New York, NY (October 18, 2020)—The Audio History Library & Museum will present a collection of rare microphones, including a 121-year-old Western Electric model and “surprises” from Neumann and Schoeps, to attendees at the AES and NAB conventions.
Examples will include WW1 military applications by ElectroVoice, General Electric, Magnavox, RCA and Western Electric; a 1918 Wente & Turas improve condenser; and the W. C. Jones’ double-button carbon mics, which took centerstage from 1921 onward. A marble block containing carbon, developed by Eugen Reisz with assistant Georg Neumann, became a European standard for the next decade.
At the Jacob Javits Center, October 19 and 20, the Audio History Library & Museum will showcase a variety of historic mic models:
1901 Western Electric 143W “receiver”
1922 Western Electric 1-A double button
1929 RCA 4-AA/AP black cube with NBC badges
1929 Western Electric 618-A dynamic
1934 Shure 40-C condenser
1936 Telefunken Ela M 102 dynamic
1938 RCA 44-BX “Junior Velocity” ribbon
1938 RCA 77-B ribbon
1940’s surprise by Neumann
1954 Stephens Tru-Sonic OD-1 – first wireless mic
1980’s NADY HT-3 handheld and Pro 410 receiver – second wireless mic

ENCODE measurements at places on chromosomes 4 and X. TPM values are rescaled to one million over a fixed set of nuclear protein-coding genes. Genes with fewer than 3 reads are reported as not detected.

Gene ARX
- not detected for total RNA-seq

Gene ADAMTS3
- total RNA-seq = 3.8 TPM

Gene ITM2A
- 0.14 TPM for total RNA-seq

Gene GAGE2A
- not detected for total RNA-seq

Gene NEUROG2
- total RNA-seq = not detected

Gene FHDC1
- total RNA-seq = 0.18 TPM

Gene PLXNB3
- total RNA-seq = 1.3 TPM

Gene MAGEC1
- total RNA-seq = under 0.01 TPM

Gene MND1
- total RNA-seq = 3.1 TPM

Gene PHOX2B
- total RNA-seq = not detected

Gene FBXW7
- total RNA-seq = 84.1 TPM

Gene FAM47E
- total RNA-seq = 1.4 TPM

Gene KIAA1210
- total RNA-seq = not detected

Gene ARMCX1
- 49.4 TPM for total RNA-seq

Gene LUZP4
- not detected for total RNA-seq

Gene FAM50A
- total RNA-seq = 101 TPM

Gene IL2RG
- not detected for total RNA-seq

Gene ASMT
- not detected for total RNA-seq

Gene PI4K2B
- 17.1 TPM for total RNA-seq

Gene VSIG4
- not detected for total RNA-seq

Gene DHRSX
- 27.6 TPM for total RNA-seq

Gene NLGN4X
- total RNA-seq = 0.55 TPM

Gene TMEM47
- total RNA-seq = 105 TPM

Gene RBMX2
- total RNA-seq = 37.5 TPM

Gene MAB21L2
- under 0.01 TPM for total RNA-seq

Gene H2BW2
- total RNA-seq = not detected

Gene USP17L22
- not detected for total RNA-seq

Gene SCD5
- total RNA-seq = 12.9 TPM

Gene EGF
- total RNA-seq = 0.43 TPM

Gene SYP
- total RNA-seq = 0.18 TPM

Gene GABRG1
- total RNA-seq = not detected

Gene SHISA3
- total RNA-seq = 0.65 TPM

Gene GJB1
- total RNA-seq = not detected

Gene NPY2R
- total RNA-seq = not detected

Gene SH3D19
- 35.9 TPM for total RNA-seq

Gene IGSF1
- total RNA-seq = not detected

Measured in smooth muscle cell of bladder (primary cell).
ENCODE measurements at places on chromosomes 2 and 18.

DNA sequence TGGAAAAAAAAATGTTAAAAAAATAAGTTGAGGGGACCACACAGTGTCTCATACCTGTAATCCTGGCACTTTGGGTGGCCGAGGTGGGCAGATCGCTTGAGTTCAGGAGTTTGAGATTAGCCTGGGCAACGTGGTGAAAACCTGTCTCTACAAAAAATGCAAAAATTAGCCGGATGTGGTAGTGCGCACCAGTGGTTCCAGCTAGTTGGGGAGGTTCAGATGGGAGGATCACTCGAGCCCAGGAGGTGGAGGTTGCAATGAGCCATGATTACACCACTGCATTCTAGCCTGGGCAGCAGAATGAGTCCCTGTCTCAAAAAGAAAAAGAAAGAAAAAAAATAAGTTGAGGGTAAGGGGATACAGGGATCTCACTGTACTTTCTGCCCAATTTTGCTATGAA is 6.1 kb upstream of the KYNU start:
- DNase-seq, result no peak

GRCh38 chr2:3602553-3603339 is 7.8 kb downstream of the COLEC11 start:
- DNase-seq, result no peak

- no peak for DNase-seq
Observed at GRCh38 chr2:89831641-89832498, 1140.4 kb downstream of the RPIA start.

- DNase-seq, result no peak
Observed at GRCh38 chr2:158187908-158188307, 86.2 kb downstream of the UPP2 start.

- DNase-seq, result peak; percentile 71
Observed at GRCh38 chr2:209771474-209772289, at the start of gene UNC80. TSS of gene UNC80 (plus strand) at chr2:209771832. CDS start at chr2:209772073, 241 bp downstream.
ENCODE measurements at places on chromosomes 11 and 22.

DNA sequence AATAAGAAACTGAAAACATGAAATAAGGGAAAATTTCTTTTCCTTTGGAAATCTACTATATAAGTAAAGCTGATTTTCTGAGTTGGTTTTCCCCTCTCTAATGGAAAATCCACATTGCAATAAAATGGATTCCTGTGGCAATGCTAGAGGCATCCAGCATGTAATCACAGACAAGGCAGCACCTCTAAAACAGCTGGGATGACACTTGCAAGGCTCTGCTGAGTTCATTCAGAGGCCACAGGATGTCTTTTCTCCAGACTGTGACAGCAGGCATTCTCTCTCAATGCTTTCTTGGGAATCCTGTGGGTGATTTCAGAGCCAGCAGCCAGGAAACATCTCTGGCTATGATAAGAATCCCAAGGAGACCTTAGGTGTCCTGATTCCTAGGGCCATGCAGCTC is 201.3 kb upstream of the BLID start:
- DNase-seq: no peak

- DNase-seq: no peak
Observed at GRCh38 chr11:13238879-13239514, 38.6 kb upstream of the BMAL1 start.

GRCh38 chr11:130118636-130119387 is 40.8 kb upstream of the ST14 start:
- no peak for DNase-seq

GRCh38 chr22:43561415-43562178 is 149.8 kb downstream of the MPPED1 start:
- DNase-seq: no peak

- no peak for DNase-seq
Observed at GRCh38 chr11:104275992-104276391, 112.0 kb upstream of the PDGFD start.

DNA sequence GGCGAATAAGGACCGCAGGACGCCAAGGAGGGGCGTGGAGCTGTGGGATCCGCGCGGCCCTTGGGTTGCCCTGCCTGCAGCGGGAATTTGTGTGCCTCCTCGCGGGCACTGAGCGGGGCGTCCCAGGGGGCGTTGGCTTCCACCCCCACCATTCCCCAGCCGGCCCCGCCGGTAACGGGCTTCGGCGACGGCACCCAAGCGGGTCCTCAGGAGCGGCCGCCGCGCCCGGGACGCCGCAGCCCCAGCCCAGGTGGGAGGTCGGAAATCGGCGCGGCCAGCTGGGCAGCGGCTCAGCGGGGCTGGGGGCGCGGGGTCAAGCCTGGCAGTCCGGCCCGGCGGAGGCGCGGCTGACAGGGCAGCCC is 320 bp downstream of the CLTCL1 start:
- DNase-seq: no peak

And a surprise from Schoeps.
Offering some background to the word and the device, Audio History Library & Museum notes that the Oxford English Dictionary’s first entry for “microphone” (“small sound”) was in 1683 but described ear trumpets of the day. In 1827, Charles Wheatstone used the word microphone for a stethoscope-like invention. M. Charles Bourseul in 1854 hypothesized a person “speaking near a movable disc” in Vienna, with the process reversed for a listend in Paris. Philipp Reis invented his “transmitter” in 1861. Alexander Graham Bell and Elisha Gray invented their transmitters in 1876, missing each other at the patent office on the same day.
In 1877, Thomas Edison created the dynamic, charcoal button, Plumbago, and condenser transmitters. In 1877, Emile Berliner improved an Edison device, calling it a microphone. Edison returned with a carbon disc in 1878 with Blake, Hughes and Hunnings joining the chorus. Clement Adler’s carbon pencil binaural mics were on stage at the Paris Opera to telecast to telephone subscribers.